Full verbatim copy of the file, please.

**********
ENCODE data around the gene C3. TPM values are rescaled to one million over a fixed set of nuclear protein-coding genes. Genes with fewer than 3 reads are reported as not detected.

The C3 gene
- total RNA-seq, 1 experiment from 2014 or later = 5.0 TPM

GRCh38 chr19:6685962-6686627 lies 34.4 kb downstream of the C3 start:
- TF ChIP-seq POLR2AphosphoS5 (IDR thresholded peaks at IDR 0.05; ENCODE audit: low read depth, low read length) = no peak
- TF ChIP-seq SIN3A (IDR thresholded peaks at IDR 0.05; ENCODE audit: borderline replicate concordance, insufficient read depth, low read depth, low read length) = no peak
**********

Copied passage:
ENCODE data around the gene C3. TPM values are rescaled to one million over a fixed set of nuclear protein-coding genes. Genes with fewer than 3 reads are reported as not detected.

The C3 gene
- total RNA-seq, 1 experiment from 2014 or later = 5.0 TPM

GRCh38 chr19:6685962-6686627 lies 34.4 kb downstream of the C3 start:
- TF ChIP-seq POLR2AphosphoS5 (IDR thresholded peaks at IDR 0.05; ENCODE audit: low read depth, low read length) = no peak
- TF ChIP-seq SIN3A (IDR thresholded peaks at IDR 0.05; ENCODE audit: borderline replicate concordance, insufficient read depth, low read depth, low read length) = no peak